Depending on when you want to buy a tablet and your needs, the iPad might be what you want. For most people, it will be. But there are many other choices, and perhaps Android tablets, the TouchPad and the PlayBook will be completely ready for prime time.
By the time you're ready to purchase a tablet, you might want to consider others, including the Amazon tablet rumored to be available around October.
I agree -- people know that previews typically are a time for tweaking performances, but they expect their devices work properly when they're paying full price. HP, RIM and others are just using PR spin for justify offering devices that are, in effect, still beta products.
It just seems so counter intuitive to release something before it's ready. But perhaps that's just my own personality. I'm glad that Apple seems to know the importance of releasing products that are fully ready and functional. And for me, as a consumer, when I do eventually get a tablet it'll be an iPad for that reason. All these other companies have lost my business.
That makes sense. I just think that, for the sake of sticking with the comparison, Broadway Previews are part of what's to be expected -- and people go in knowing whether they're seeing a show in previews or a show that has opened; but here HP tried to get away with putting a product out too soon and then came up with some PR nonsense to spin that decision in a positive light. So I think the two are different in that way.
Many consumers don't spend a great deal of time, if any, reading reviews on Engadget, Gizmodo and other specialized technology publications. They'll see some advertisements and read an article or two in a mainstream publication, and then go buy the product.
Also, it seems as if some companies are almost proud (although that's the wrong word) of releasing a product that isn't finished! As I recorded, look at HP and RIM executives who said they were just fine releasing products that weren't up to snuff, but they weren't bothered because they could fix it in software.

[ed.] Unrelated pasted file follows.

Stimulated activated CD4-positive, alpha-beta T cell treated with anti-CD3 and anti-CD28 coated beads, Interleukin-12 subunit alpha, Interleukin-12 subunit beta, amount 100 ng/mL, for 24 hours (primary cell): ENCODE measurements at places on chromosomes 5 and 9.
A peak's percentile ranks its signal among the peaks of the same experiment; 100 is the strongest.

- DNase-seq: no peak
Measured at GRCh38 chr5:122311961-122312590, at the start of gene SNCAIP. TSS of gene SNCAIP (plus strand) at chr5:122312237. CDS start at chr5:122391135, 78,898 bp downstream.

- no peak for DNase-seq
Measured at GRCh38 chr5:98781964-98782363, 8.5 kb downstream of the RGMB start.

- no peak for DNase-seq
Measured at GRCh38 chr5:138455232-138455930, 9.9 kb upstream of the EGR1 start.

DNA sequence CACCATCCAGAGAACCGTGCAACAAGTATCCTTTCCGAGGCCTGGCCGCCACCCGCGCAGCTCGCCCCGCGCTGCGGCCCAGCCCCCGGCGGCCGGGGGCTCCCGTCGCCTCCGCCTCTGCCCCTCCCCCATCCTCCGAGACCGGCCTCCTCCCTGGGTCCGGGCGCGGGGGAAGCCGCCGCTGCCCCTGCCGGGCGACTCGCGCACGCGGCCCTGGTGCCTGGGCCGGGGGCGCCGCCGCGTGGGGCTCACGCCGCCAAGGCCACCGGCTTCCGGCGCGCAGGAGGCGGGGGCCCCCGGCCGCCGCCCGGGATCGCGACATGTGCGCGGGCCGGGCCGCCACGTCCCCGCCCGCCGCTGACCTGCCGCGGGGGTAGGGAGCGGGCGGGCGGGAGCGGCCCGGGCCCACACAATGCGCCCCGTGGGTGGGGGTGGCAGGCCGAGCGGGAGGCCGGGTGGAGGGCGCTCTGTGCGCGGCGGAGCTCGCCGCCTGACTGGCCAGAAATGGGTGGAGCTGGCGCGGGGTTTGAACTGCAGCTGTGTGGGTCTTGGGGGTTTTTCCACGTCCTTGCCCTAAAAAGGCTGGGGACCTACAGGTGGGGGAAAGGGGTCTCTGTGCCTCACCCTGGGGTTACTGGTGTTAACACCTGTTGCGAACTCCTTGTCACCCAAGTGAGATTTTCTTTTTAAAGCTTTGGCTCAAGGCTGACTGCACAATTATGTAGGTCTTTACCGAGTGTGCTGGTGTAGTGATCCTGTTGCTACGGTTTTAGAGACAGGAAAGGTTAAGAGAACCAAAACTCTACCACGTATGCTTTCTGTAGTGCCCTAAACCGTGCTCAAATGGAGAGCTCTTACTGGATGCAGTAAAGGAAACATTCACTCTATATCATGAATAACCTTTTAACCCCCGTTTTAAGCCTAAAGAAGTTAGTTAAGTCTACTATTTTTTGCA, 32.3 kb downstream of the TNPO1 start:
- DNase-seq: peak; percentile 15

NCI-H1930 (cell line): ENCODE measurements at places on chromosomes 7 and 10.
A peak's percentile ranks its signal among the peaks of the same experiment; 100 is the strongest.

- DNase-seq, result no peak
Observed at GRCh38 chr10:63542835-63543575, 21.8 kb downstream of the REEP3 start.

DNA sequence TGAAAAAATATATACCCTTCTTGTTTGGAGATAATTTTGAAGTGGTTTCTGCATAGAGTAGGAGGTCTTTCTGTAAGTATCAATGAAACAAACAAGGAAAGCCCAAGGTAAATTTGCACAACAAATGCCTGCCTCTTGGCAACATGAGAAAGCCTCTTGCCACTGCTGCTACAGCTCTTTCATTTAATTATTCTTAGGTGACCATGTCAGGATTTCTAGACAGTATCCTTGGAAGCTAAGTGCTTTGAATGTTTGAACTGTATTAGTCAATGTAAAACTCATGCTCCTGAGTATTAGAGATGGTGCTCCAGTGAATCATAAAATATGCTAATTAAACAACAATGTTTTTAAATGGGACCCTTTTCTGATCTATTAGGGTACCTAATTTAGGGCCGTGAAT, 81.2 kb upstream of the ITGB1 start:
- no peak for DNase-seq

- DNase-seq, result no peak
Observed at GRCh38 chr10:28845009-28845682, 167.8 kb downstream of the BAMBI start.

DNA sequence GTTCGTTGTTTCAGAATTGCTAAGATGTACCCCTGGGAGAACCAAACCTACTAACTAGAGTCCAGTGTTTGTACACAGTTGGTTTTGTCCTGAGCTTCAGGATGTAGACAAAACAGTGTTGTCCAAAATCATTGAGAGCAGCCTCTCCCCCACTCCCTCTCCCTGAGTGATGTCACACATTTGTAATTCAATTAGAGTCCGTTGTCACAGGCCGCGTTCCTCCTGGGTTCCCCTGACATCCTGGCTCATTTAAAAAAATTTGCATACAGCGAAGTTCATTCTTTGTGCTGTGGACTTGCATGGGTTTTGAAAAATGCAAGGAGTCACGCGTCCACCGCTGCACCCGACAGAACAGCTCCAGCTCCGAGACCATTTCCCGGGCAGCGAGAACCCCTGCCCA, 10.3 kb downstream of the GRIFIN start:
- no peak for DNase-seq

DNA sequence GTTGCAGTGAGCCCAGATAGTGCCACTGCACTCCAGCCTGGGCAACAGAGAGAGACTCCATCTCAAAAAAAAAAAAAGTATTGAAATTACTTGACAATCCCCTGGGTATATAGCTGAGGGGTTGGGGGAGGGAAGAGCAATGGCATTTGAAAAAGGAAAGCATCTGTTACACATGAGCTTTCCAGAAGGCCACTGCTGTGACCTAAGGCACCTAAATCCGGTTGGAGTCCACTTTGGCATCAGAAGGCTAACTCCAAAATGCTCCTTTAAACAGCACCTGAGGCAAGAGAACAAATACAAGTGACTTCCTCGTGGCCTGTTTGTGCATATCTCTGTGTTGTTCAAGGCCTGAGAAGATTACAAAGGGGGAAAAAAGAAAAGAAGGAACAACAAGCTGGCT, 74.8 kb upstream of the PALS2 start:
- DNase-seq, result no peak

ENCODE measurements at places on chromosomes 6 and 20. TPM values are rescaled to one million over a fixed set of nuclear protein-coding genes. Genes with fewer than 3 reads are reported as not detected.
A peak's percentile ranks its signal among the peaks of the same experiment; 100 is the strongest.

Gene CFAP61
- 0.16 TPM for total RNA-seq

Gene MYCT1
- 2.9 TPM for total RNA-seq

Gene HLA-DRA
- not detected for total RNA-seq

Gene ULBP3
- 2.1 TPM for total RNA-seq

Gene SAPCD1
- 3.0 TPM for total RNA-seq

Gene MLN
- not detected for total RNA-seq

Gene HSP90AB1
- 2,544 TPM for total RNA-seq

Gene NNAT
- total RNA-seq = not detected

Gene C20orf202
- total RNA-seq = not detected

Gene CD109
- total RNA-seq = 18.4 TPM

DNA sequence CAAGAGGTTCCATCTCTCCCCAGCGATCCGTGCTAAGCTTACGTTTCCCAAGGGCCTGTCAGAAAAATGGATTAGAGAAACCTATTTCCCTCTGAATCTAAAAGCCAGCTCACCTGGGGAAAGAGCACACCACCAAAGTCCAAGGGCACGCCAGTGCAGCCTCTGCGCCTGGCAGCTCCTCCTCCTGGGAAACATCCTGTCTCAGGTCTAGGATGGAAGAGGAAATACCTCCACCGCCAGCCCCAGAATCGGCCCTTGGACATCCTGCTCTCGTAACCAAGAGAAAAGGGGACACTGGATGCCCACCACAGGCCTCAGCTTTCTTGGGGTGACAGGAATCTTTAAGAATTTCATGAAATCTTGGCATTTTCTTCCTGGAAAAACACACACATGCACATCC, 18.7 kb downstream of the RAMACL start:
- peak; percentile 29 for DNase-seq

This isn't a new strategy. "Fixing it in software" has been around for years, as is the expression "it's a simple matter of programming."
But it appears that competitive pressure is causing more companies to release products before they should. Apple is an exception, and that's one reason why its products have been doing so well.
And yet it keeps happening? Half baked products and services constantly emerge. How come users keep falling for it? Are we so impatient or are the manufacturers so impatient? Or do the manufacturers count on users' impatience?
I think it's one thing to offer the half-baked stuff for free, but no one should be subjected to paying for something like that full price.
Businesses helped neighbors with Internet access and mobile device charge-ups during Sandra. Following that example, enterprises should consider preparing Internet disaster plans to help the public during disasters.
Linux Journal recently released its 2013 Readers’ Choice Awards. As an Ubuntu convert in recent years, I was glad to see Ubuntu took the top spot for "Best Linux Distribution" (at 16 percent, edging out Debian, which took 14.1 percent).
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